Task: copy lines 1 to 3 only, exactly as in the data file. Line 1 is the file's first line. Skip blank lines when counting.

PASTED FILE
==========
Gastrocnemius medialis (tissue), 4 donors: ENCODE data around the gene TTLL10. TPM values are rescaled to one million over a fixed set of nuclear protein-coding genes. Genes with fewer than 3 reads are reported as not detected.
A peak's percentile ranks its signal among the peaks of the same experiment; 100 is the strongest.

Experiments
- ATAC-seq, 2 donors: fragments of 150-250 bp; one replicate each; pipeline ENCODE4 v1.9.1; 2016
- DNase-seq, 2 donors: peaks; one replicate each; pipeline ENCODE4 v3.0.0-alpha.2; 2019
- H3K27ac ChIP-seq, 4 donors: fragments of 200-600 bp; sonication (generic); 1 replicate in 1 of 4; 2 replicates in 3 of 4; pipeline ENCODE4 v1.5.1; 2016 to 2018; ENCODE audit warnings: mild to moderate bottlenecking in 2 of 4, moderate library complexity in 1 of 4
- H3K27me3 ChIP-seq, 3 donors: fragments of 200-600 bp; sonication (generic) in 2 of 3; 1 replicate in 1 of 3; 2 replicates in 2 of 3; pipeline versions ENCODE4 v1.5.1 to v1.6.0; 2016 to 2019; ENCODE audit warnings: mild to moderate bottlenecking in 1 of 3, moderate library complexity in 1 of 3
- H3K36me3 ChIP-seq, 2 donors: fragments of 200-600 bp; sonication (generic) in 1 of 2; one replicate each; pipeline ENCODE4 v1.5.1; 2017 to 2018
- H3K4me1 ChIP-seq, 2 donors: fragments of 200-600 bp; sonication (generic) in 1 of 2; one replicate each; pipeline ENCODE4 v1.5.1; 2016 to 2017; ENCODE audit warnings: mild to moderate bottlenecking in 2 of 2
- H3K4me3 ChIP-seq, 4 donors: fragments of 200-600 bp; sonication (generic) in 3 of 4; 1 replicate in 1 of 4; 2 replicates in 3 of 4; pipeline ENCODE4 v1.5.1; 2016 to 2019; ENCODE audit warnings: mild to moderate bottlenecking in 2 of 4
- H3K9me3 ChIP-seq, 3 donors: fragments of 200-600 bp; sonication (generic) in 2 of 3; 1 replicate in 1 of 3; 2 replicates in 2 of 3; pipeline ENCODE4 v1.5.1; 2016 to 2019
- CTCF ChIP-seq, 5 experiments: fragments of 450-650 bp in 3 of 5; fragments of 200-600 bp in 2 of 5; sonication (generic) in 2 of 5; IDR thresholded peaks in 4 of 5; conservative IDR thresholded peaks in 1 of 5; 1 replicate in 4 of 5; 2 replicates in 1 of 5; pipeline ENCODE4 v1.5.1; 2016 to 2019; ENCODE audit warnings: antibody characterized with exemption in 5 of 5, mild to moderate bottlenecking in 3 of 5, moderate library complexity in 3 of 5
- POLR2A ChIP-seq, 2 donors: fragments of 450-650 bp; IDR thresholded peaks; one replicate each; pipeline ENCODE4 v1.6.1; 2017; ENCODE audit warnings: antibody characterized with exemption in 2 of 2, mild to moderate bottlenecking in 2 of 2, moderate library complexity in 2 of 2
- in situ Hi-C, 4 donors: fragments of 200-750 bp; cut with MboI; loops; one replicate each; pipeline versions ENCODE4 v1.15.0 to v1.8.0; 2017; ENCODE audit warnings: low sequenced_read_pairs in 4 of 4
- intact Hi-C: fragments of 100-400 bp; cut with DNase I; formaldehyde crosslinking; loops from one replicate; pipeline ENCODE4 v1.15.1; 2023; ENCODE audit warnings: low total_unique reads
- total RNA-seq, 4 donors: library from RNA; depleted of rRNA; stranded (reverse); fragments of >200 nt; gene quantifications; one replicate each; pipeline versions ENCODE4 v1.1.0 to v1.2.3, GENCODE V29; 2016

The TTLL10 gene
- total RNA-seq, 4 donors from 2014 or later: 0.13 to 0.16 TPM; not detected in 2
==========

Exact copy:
Gastrocnemius medialis (tissue), 4 donors: ENCODE data around the gene TTLL10. TPM values are rescaled to one million over a fixed set of nuclear protein-coding genes. Genes with fewer than 3 reads are reported as not detected.
A peak's percentile ranks its signal among the peaks of the same experiment; 100 is the strongest.

Experiments